The Commissioner evaluates a claimant's impairment under a five-step sequential evaluation process set forth in the regulations promulgated under the statute. See 20 C.F.R. § 404.1520. The hearing officer must determine: (1) whether the claimant is engaged in substantial gainful activity; (2) whether the claimant suffers from a severe impairment; (3) whether the impairment meets or equals a listed impairment contained in Appendix 1 to the regulations; (4) whether the impairment prevents the claimant from performing previous relevant work; and (5) whether the impairment prevents the claimant from doing any work considering the claimant's age, education, and work experience. See id. See also Goodermote v. Sec'y of Health & Human Servs., 690 F.2d 5, 6-7 (1st Cir. 1982) (describing the five-step process). If the hearing officer determines at any step of the evaluation that the claimant is or is not disabled, the analysis does not continue to the next step. See 20 C.F.R. § 404.1520.

         Before proceeding to steps four and five, the Commissioner must make an assessment of the claimant's "residual functional capacity" ("RFC"), which the Commissioner uses at step four to determine whether the claimant can do past relevant work and at step five to determine if the claimant can adjust to other work. See id. "RFC is an administrative assessment of the extent to which an individual's medically determinable impairment(s), including any related symptoms, such as pain, may cause physical or mental limitations or restrictions that may affect his or her capacity to do work-related physical and mental activities." Social Security Ruling ("SSR") 96-8p, 1996 WL 374184, at *2 (July 2, 1996). "Work-related mental activities generally … include the abilities to: understand, carry out, and remember instructions; use judgment in making work-related decisions; respond appropriately to supervision, co-workers and work situations; and deal with changes in a routine work setting." Id. at *6.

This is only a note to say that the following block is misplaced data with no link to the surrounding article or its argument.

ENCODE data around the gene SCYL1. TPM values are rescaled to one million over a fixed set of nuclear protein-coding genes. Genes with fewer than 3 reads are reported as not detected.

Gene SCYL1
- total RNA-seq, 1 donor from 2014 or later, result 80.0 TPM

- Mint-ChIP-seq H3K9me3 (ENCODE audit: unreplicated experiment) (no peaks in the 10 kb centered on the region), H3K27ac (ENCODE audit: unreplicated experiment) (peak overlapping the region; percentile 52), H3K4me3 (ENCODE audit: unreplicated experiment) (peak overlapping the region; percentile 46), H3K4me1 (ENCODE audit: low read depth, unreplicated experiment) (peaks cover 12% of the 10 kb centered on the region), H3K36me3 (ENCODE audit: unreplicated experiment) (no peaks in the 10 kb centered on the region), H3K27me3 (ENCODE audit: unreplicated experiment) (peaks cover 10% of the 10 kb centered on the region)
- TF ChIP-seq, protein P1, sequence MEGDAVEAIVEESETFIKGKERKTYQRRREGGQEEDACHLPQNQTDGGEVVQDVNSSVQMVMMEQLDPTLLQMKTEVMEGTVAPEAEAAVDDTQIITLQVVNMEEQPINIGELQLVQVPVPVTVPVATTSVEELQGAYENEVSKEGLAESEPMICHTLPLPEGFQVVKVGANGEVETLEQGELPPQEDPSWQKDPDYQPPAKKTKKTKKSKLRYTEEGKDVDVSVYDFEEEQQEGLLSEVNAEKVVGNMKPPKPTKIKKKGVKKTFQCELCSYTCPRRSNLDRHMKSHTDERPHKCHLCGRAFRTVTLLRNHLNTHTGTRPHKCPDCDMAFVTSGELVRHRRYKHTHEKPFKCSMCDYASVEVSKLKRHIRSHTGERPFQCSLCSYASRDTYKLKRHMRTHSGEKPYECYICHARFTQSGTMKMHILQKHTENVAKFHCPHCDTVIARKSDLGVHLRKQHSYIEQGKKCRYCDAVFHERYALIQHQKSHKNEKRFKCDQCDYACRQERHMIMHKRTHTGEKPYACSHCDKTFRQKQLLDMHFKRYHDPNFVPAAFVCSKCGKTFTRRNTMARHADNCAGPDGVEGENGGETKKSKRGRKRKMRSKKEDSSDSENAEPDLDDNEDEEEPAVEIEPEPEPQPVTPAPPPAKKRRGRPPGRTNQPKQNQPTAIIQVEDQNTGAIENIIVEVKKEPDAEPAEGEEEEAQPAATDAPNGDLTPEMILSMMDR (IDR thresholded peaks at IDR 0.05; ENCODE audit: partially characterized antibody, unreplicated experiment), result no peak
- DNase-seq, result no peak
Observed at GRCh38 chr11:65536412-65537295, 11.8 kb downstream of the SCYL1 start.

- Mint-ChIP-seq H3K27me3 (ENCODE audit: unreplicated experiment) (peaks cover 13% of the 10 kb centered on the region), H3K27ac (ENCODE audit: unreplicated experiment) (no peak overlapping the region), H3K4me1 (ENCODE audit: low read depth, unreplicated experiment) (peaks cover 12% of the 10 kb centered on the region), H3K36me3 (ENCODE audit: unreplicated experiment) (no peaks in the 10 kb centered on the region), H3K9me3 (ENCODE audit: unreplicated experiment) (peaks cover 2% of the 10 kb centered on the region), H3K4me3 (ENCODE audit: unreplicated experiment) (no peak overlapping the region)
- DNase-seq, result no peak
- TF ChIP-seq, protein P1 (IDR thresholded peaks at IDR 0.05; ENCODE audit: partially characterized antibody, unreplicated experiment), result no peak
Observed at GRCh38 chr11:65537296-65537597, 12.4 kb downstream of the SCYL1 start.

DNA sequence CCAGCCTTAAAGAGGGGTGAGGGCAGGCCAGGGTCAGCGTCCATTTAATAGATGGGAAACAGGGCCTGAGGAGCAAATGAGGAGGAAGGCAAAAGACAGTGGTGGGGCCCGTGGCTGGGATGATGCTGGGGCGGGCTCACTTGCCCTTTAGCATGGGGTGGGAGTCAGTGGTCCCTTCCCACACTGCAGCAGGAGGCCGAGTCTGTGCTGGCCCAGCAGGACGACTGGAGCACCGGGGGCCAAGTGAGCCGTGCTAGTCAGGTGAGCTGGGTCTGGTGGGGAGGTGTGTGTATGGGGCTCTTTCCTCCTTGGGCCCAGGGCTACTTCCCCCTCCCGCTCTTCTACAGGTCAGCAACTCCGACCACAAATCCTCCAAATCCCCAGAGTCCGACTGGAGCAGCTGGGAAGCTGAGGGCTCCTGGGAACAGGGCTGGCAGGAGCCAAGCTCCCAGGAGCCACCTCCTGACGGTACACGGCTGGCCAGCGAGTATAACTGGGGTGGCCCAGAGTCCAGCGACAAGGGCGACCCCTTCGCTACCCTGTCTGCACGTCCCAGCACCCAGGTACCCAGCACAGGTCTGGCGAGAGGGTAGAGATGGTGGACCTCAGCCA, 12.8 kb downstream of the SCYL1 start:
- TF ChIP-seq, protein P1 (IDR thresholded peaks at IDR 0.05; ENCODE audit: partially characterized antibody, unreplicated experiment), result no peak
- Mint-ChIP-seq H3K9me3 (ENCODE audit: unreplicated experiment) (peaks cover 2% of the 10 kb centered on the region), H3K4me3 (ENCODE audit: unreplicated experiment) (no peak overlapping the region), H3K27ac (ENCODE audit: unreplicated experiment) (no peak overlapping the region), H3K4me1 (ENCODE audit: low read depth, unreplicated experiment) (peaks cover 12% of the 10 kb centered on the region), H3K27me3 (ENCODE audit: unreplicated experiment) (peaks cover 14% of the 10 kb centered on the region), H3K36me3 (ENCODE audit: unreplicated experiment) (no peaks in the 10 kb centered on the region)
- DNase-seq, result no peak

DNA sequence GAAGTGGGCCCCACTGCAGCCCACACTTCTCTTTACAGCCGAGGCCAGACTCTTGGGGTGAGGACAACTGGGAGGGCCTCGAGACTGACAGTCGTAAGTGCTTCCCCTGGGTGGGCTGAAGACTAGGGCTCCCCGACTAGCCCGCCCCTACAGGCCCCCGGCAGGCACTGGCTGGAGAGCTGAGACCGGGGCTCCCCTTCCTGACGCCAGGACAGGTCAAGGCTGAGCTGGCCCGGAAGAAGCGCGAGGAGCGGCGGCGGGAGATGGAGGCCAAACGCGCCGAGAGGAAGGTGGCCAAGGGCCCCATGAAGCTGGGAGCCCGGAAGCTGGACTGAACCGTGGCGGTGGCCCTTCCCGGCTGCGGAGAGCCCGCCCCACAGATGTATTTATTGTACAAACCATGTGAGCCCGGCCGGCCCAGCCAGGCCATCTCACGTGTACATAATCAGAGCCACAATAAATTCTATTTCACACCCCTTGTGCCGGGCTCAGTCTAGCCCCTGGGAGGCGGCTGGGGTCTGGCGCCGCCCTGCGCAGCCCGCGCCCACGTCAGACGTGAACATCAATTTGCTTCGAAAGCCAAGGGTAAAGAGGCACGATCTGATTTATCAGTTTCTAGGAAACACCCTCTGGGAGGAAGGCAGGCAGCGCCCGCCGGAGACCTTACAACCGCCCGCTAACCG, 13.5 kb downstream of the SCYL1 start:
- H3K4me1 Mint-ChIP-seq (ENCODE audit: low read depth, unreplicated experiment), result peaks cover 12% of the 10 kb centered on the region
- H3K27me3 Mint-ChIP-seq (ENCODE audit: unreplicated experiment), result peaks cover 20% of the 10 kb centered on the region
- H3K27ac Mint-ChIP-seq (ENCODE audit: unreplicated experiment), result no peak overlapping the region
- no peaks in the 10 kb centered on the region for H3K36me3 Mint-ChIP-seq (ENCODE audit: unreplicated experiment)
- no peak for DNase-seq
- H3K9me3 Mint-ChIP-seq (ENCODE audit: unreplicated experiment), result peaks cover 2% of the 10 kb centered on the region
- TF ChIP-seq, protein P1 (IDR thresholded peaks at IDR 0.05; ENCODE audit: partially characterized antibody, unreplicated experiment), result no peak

The claimant has the burden of proof through step four of the analysis. At step five, the Commissioner has the burden of showing the existence of other jobs in the national economy that the claimant can nonetheless perform. Goodermote, 690 F.2d at 7.

         B. Standard of Review

         The District Court may enter a judgment affirming, modifying, or reversing the final decision of the Commissioner, with or without remanding for rehearing. See 42 U.S.C. § 405(g). Judicial review "is limited to determining whether the ALJ used the proper legal standards and found facts upon the proper quantum of evidence." Ward v. Comm'r of Soc. Sec., 211 F.3d 652, 655 (1st Cir. 2000). The court reviews questions of law de novo, but must defer to the ALJ's findings of fact if they are supported by substantial evidence. Id. (citing Nguyen v. Chater, 172 F.3d 31, 35 (1st Cir.1999)). Substantial evidence exists "‘if a reasonable mind, reviewing the evidence in the record as a whole, could accept it as adequate to support [the] conclusion.'" Irlanda Ortiz v. Sec'y of Health & Human Servs., 955 F.2d 765, 769 (1st Cir. 1991) (quoting Rodriguez v. Sec'y of Health & Human Servs., 647 F.2d 218, 222 (1st Cir. 1981)). In applying the substantial evidence standard, the court must be mindful that it is the province of the ALJ, and not the courts, to determine issues of credibility, resolve conflicts in the evidence, and draw conclusions from such evidence. Id. So long as the substantial ...